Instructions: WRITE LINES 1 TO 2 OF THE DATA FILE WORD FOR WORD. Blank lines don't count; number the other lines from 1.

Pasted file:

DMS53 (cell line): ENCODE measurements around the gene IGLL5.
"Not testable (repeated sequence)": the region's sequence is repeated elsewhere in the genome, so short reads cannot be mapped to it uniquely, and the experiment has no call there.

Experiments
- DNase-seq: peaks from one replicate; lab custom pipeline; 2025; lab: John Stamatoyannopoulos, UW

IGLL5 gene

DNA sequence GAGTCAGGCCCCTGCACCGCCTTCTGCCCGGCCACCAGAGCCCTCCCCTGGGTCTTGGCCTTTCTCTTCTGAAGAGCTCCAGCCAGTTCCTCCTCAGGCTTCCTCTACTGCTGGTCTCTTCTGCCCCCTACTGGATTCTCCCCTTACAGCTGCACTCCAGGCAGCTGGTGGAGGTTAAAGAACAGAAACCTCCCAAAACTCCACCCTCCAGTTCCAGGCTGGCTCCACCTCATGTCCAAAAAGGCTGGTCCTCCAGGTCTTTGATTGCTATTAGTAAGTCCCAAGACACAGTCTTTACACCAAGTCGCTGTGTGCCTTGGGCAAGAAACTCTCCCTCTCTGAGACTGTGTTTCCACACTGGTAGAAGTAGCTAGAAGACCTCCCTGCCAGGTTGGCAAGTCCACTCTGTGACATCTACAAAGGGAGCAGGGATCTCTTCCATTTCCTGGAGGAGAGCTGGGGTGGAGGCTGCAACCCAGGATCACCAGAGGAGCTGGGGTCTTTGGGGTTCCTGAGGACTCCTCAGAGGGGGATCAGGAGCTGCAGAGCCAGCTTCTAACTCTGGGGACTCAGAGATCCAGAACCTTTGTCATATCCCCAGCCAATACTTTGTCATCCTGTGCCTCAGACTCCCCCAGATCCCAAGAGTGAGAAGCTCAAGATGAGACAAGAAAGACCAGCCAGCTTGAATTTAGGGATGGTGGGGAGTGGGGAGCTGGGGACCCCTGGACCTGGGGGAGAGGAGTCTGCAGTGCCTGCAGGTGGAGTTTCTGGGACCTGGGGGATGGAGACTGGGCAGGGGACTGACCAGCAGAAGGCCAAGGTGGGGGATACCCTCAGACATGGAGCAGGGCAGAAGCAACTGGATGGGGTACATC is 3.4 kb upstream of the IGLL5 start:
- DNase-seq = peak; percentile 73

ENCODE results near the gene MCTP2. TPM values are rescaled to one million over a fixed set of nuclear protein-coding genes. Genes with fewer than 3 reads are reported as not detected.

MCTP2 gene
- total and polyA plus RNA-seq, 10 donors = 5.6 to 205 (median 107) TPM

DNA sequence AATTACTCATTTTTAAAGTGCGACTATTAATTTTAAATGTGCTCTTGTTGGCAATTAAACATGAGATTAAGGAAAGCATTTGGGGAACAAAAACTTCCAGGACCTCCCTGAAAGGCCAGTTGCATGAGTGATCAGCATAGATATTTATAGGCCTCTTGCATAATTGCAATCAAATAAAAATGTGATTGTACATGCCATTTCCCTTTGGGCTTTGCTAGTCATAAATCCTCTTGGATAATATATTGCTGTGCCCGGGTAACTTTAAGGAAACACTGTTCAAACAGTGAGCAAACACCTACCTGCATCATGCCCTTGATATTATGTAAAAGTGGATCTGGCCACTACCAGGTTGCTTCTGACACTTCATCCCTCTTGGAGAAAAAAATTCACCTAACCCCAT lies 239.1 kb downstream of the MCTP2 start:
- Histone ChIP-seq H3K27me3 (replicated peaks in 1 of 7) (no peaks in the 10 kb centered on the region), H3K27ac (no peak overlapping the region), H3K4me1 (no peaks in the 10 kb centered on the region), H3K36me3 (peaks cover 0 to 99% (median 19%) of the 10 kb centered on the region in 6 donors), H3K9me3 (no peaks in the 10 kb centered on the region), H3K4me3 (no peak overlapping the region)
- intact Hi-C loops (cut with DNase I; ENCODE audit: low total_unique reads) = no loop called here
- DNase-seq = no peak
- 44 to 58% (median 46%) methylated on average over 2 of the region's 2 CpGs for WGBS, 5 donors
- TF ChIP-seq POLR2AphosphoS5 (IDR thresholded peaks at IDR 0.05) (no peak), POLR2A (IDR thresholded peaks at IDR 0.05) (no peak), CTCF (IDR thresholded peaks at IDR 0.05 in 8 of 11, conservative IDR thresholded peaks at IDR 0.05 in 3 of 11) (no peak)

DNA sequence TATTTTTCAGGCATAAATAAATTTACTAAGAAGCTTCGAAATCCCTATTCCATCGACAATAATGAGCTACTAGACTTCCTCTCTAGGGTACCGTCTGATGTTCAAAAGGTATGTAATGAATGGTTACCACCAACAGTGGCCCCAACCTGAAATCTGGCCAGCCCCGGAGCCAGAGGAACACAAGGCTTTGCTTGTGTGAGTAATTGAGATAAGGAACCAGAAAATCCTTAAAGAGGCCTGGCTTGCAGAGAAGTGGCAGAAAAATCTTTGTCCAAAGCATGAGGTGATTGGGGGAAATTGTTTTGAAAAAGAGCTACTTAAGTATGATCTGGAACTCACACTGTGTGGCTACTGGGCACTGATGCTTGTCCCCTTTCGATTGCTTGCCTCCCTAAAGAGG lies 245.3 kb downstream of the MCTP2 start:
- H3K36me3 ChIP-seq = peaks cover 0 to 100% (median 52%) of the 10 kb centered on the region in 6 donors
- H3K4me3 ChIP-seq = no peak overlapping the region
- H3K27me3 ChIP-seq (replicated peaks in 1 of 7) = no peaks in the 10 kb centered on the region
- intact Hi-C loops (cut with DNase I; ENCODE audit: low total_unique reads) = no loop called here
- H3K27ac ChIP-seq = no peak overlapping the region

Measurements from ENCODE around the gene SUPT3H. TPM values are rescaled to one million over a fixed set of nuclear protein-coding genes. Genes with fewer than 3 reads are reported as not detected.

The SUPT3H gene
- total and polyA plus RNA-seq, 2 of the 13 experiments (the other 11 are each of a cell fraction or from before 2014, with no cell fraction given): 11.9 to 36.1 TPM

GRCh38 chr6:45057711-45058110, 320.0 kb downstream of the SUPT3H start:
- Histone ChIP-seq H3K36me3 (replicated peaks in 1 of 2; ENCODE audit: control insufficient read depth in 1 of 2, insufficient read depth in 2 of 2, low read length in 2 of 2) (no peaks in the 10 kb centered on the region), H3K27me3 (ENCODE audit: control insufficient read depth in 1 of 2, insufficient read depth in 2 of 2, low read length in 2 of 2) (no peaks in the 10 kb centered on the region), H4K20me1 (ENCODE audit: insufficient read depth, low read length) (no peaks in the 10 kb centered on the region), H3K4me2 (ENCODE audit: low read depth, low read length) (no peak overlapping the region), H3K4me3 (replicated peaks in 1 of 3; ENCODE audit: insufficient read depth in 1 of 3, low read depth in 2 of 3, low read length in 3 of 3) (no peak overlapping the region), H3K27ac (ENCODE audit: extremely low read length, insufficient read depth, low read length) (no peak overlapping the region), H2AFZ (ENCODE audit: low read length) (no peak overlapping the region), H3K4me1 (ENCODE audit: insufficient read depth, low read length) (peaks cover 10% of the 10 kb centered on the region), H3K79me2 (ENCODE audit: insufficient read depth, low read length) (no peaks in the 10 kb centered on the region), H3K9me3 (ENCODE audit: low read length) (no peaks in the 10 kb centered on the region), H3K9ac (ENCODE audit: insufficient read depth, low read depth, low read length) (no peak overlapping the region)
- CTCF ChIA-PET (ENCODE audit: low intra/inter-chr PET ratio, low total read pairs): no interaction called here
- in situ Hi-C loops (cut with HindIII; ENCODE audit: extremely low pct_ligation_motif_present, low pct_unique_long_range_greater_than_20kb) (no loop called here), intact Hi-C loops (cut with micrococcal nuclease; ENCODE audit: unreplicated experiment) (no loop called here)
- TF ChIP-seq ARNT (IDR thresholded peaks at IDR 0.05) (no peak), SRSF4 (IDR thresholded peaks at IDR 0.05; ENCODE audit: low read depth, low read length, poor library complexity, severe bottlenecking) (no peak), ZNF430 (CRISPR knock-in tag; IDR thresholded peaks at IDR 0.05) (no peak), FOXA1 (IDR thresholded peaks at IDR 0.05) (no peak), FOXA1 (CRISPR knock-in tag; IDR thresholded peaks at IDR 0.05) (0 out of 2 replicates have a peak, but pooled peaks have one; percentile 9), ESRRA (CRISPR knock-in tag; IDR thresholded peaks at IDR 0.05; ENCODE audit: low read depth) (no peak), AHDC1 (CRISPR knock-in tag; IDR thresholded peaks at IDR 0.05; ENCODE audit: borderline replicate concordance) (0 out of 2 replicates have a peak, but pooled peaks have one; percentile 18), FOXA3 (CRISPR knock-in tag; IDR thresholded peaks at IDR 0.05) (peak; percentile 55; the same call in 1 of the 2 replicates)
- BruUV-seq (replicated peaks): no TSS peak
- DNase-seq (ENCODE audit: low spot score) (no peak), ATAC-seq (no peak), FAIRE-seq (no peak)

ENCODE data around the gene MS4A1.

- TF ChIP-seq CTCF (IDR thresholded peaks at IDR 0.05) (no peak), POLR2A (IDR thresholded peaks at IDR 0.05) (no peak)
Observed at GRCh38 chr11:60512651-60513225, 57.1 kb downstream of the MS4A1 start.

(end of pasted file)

DMS53 (cell line): ENCODE measurements around the gene IGLL5.
"Not testable (repeated sequence)": the region's sequence is repeated elsewhere in the genome, so short reads cannot be mapped to it uniquely, and the experiment has no call there.